Emily Nelligan and Marvin Bileck

Marvin Bileck, All the King’s Men, n.d., © Marvin Bileck Courtesy Alexandre Gallery, New York CityIn his Theology of Artistic Sensibilities (1986), John Dillenberger said: “Art and theology, different and related, are both rooted in humanity’s transcendent nature. They belong to each other.” Genuine works of art affirm and enlarge our sensibilities, a core component of our humanity. By their instinct for the essential, they disclose a reality transformed by beauty, one that touches—if only for a moment—our sense for the possibilities of our own ultimate destiny. This expansive imaginative capacity informs the work of Emily Nelligan and her husband, Marvin Bileck (d. 2005). The couple summered and worked on Cranberry Island, Maine, for more than half a century. Exhibited side by side at Alexandre Gallery (November 19, 2009–January 23, 2010), the work of both artists testified to the ways a disciplined hand—a seeing hand—serves that miraculous moment when marks on a page quicken into a work of art.

Throughout her creative life, Nelligan has used only charcoal and an eraser on whatever paper was at hand. Her spare means have yielded an extraordinary body of work that is more than the Maine landscape that prompts its imagery. Here are elegant distillations of rocks, eddying pools along the coastline, the shifting textures of sea and sky, the temper of a day’s weather. The immensities of nature in their detail are recognizable yet, at the same time, refined—etherealized—to a point close to abstraction. Her shimmering atmospheric light suggests the light of creation. She comes as close as a modern can to the medieval embrace of light as a means for experiencing the presence of God, or, as the nineteenth century preferred to call it, the Sublime. 7 October 2008 is characteristic of her gift for illuminating her motif from within and without. A high horizon line shatters where sunlight glances across the surface of the sea, seeming to penetrate the depths. 25 September 2008 continues the motif but at a different time of day and under less intense, more diffuse light. Diffusion mutes and disperses reflections so that the luminescence appears to rise upward from below the surface to meet a dimming reflected light. It is an astonishing performance, part sensual tactility, part inference. At the emotional center of each of Nelligan’s charcoals is a painterly regard for texture and values—the grey scale—that renders color unnecessary. There is nothing to be gained by adding prismatic hues to the color of Nelligan’s monochrome drawings. That is a subtlety that once prompted André Lhote, an astute colorist, to comment: “This is a thing the dull birds of painting will never grasp.” Charcoal yields a range of beautiful blacks and greys that vary in density and transparency as much as in tonality. Nelligan’s transitory approximations create an aura of rapidity, suitable for capturing a moment, while building a surface as if with paint. In addition, her use of black and white keeps the eye on the design, free of distraction by the changes of hue visible in nature.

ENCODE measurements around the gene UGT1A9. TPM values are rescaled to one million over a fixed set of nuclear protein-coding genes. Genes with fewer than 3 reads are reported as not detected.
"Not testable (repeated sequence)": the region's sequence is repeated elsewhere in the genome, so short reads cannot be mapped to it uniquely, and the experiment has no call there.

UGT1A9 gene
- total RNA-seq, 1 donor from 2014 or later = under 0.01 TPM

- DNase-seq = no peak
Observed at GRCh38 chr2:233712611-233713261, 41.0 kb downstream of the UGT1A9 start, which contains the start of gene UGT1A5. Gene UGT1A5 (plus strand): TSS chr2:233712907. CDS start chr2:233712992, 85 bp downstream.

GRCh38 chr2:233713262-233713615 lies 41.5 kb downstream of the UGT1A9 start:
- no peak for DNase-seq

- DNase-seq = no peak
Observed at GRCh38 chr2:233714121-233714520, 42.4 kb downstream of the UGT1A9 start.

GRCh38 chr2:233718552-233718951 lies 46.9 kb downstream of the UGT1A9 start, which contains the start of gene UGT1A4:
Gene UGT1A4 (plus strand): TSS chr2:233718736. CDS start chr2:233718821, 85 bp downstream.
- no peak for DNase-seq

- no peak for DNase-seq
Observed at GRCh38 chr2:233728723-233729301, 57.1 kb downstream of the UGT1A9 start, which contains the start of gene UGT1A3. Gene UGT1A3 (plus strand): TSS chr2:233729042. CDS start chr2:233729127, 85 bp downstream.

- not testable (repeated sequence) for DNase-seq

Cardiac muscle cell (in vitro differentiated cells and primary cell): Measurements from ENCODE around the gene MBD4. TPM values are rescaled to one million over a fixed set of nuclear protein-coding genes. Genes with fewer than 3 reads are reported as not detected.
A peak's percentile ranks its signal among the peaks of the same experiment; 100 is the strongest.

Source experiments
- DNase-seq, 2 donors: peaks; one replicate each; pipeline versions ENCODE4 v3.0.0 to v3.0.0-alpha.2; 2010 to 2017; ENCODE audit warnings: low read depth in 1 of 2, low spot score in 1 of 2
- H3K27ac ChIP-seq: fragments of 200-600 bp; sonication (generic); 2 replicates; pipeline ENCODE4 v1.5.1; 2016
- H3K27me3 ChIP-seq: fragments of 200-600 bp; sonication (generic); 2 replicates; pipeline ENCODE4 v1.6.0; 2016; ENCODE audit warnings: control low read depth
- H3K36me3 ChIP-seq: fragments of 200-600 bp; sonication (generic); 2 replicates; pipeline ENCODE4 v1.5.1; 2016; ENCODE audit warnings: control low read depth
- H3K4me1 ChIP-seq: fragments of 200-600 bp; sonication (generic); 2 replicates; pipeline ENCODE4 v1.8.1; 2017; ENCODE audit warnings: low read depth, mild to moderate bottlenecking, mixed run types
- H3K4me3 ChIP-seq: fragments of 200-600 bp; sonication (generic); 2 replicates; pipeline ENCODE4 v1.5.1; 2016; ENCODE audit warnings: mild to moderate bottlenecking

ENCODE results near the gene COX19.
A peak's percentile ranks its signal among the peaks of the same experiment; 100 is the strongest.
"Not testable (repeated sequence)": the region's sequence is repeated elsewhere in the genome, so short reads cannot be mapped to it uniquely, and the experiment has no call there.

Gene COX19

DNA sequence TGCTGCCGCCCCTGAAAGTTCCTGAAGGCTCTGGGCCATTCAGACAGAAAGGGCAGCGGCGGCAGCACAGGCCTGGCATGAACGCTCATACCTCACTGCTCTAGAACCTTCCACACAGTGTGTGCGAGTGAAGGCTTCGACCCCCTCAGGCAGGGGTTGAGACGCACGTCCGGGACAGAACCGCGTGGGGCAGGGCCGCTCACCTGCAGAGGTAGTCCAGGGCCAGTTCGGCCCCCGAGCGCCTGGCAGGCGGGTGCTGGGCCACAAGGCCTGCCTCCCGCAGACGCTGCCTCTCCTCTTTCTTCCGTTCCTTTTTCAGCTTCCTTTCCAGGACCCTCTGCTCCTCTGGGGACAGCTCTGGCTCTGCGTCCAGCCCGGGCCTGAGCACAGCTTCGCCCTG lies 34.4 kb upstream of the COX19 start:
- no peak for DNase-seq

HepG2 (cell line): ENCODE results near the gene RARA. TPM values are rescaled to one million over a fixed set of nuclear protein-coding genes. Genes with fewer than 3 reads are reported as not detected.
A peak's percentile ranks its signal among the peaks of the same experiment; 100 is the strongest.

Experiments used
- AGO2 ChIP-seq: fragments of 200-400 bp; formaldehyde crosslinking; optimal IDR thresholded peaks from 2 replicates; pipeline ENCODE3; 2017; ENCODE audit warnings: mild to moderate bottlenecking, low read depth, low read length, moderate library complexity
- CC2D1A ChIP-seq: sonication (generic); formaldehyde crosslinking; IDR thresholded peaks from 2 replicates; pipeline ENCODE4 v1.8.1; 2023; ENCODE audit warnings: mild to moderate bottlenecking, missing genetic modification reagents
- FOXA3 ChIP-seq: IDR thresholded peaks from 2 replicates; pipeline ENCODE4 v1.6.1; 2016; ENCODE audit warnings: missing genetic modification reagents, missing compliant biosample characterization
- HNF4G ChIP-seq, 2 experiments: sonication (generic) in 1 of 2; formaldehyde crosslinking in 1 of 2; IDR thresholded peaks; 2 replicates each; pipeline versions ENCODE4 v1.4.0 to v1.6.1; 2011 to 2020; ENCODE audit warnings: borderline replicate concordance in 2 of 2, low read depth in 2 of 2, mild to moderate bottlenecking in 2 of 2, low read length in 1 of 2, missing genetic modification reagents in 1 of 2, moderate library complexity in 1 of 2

The power of monochrome continues in Marvin Bileck’s drawings. One of the surprises of this show lay in the range of his artistry. While his sensibilities were in communion with his wife’s, his art took an altogether different tack. The complementariness of his creativity with hers is most obvious in his limpid, finely detailed landscape etchings. Previously exhibited at Alexandre, they have been exchanged this time for a suite of drawings—several kissed with hints of color—that were the basis for his distinguished career as a designer and illustrator of children’s books. Art created with children in mind manages to escape the attentions of a punditry drawn to platforms for their own pretensions. An illustration’s prime obligation is to the mood and matter of the tale. The linear requirements of pacing and selection are subservient to a story. Humility is a rare quality in an artist but it is fundamental to one whose art sustains a text. Bileck’s drawings for Rain Makes Applesauce, a children’s classic for forty years and a Caldecott Honors winner, illustrates the reciprocity between drawing and writing. His lettering is of a piece with the beauty of his line. Both animate the page and quicken the spirit. The first thing that strikes the viewer of these delectable illustrations is the infinite superiority of the hand over any software drawing program. There is no possible comparison between the character and quality of line that results from digital drawing programs and that of a trained hand in service to a sensitive eye. Several small figurative etchings on view carry an authority and vigor than can only be called Rembrandtesque. All the King’s Men is a caustic comment on the political class, no less biting for the fluid grace of the graphics. Bileck’s pencil drawings retain the sinuous, finespun quality of engraved lines. This couple’s work differs in content, but the heart of both is haunting and magical. They shared a capacity for infinite subtlety that is outside any stylistic categorization. Alexandre Gallery, 41 East 57th Street, New York, New York 10022. Telephone (212) 755-2828. On the web at www.alexandregallery.com

American Arts Quarterly, Spring 2010, Volume 27, Number 2